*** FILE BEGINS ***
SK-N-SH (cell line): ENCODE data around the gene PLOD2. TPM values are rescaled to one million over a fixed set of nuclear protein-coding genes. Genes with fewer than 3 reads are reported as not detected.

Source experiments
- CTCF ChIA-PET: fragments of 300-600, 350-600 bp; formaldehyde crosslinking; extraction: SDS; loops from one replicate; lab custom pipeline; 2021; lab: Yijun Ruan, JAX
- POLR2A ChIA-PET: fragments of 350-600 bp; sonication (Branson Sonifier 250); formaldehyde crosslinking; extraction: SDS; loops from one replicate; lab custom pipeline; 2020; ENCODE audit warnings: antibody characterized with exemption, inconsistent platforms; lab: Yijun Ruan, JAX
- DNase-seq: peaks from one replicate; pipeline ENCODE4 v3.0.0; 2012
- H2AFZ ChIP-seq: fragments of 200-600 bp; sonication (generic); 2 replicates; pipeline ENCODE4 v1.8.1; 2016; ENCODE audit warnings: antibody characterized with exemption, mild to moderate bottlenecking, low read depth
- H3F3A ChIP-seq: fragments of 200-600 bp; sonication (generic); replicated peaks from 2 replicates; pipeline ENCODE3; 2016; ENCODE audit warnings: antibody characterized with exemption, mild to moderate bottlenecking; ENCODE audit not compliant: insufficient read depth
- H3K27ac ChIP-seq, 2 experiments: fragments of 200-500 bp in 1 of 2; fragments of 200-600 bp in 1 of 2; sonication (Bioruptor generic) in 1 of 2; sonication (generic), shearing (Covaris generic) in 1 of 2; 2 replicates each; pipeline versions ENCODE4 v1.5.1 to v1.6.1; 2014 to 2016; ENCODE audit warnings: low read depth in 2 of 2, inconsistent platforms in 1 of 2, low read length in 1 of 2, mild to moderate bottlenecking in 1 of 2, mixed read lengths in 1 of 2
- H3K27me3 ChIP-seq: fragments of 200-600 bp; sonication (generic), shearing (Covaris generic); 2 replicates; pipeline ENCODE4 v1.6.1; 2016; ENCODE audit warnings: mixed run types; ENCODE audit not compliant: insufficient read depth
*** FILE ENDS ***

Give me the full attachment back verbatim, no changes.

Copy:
SK-N-SH (cell line): ENCODE data around the gene PLOD2. TPM values are rescaled to one million over a fixed set of nuclear protein-coding genes. Genes with fewer than 3 reads are reported as not detected.

Source experiments
- CTCF ChIA-PET: fragments of 300-600, 350-600 bp; formaldehyde crosslinking; extraction: SDS; loops from one replicate; lab custom pipeline; 2021; lab: Yijun Ruan, JAX
- POLR2A ChIA-PET: fragments of 350-600 bp; sonication (Branson Sonifier 250); formaldehyde crosslinking; extraction: SDS; loops from one replicate; lab custom pipeline; 2020; ENCODE audit warnings: antibody characterized with exemption, inconsistent platforms; lab: Yijun Ruan, JAX
- DNase-seq: peaks from one replicate; pipeline ENCODE4 v3.0.0; 2012
- H2AFZ ChIP-seq: fragments of 200-600 bp; sonication (generic); 2 replicates; pipeline ENCODE4 v1.8.1; 2016; ENCODE audit warnings: antibody characterized with exemption, mild to moderate bottlenecking, low read depth
- H3F3A ChIP-seq: fragments of 200-600 bp; sonication (generic); replicated peaks from 2 replicates; pipeline ENCODE3; 2016; ENCODE audit warnings: antibody characterized with exemption, mild to moderate bottlenecking; ENCODE audit not compliant: insufficient read depth
- H3K27ac ChIP-seq, 2 experiments: fragments of 200-500 bp in 1 of 2; fragments of 200-600 bp in 1 of 2; sonication (Bioruptor generic) in 1 of 2; sonication (generic), shearing (Covaris generic) in 1 of 2; 2 replicates each; pipeline versions ENCODE4 v1.5.1 to v1.6.1; 2014 to 2016; ENCODE audit warnings: low read depth in 2 of 2, inconsistent platforms in 1 of 2, low read length in 1 of 2, mild to moderate bottlenecking in 1 of 2, mixed read lengths in 1 of 2
- H3K27me3 ChIP-seq: fragments of 200-600 bp; sonication (generic), shearing (Covaris generic); 2 replicates; pipeline ENCODE4 v1.6.1; 2016; ENCODE audit warnings: mixed run types; ENCODE audit not compliant: insufficient read depth